As I wrap up all my post-conference thoughts, I was sorting through the materials I brought home. One was a flyer from PEAR: Parents for Ethical Adoption Reform, “a grassroots group of adoptive and prospective adoptive parents” concerned about “the lack of a unified voice for adoptive families” and “meaningful ethical adoption from the adoptive parents pint of view.” They formed together because they felt a lack of representation of “the people most impacted by the system.”
My work in adoption began in NJ in the late 1970s. As I was a part of the formation of Origins: An organization for mothers who lost children to adoption, another group was simultaneously being formed. APFOR: Adoptive Parents for Open Records. Their president, Carol Gustavson and members such as Sue Wright, Jane Nast, Alyce Jenkins are women I have laughed with, cried with, embraced and are still dear friends of mine to this day as many of them continue their work with the AAC.
More recently I have had the extreme pleasure of meeting Margie Perscheid, David and Desiree Smolin, Rick Boas... some of whom I had “known” via email and their work for some time now.
I have also met some closed-minded adoptive parents and some with attitudes of entitlement, superiority and down right nastiness...one who insist on laughing at child trafficking and slandering me for saying it exists! I also know some mothers who have lost children to adoption who I am not too fond of either. I judge each person for themselves, not their title, and try to approach the issues as objectively as I can, from my personal perspective as a mother who was on the loosing end of this alleged “win-win” process of adoption. My first book was reviewed positively by RESOLVE and Families Adopting Children Everywhere (FACE) for its toughness but fairness. I trust my second one meets he same criteria, though I did go one step further in writing The Stork Market and state that parents seeking to adopt, and those who have…can chose to be part of the solution or part of the problem. I stand by that statement. The parents I have named above have chosen the former.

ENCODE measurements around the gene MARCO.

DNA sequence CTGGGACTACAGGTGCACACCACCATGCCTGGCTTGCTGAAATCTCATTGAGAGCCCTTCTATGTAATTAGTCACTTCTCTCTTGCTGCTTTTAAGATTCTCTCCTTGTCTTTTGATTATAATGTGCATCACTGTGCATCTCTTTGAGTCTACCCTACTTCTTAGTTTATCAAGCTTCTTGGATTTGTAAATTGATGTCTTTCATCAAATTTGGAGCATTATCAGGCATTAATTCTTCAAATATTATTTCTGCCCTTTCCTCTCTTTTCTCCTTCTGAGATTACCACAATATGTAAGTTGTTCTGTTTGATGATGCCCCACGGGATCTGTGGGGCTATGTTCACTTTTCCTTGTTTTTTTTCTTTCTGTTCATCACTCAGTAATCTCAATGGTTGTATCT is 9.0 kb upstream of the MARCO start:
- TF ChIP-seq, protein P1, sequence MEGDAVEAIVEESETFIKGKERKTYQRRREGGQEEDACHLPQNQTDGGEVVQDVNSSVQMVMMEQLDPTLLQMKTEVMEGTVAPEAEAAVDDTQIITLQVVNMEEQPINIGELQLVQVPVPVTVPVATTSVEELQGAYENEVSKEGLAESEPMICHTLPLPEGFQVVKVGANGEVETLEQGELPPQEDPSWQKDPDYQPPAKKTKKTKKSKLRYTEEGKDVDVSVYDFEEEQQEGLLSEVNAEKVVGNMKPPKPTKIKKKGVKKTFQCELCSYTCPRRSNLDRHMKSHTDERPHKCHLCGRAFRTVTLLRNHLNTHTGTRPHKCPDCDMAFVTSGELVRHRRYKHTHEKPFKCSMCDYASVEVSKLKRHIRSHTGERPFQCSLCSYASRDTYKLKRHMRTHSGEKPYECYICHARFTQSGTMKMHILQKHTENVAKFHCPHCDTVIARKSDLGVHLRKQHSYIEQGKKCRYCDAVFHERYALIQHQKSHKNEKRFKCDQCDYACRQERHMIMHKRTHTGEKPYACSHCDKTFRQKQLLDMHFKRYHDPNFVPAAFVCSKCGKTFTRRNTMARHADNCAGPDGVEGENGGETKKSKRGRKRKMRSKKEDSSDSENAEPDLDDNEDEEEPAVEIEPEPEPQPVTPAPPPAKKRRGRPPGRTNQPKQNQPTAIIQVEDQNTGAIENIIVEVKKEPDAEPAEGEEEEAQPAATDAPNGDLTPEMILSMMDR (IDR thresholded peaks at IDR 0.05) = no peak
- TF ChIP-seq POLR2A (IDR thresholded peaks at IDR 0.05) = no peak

Rights and Responsibilities
I believe those planning or considering adoption have a responsibility first and foremost to recognize that their joy in adopting is another’s tragedy and irrevocable loss. As historian and author Rickie Solinger says: “adoption only exists on the backs of resourceless women”
No one owes another a child and no child will resolve that loss. Loss of fertility is no greater than one’s loss of sight or limbs, or need of an organ transplant and people with such disabilities do not expect another to fill their need through sacrifice, and payment for such is recognized as exploitive and is thus illegal. Adoptive couples and individuals need to understand that every child has a right to remain with his family and that poverty is not a cause for family separation. No one has a “right” to adopt.
At the recent Ethica/Donaldson conference on ethics and accountability in adoption, the question regarding when a family is in poverty, is taking the child and placing the child for adoption with a financially better-off family "helping"? In response, David Smolin said "A child is only available for adoption when all efforts to keep the family together have been exhausted. That's basic social work. If a doctor saves your life by amputating your legs, but antibiotics could have fixed the problem, that's malpractice."
I believe that those seeking to adopt have a right to:
- fair and honest adoption practices from licensed, trained, registered professional social workers
- receive honest and fair counseling to help them have realistic expectations; to learn that adoption is not the same as birthing a child.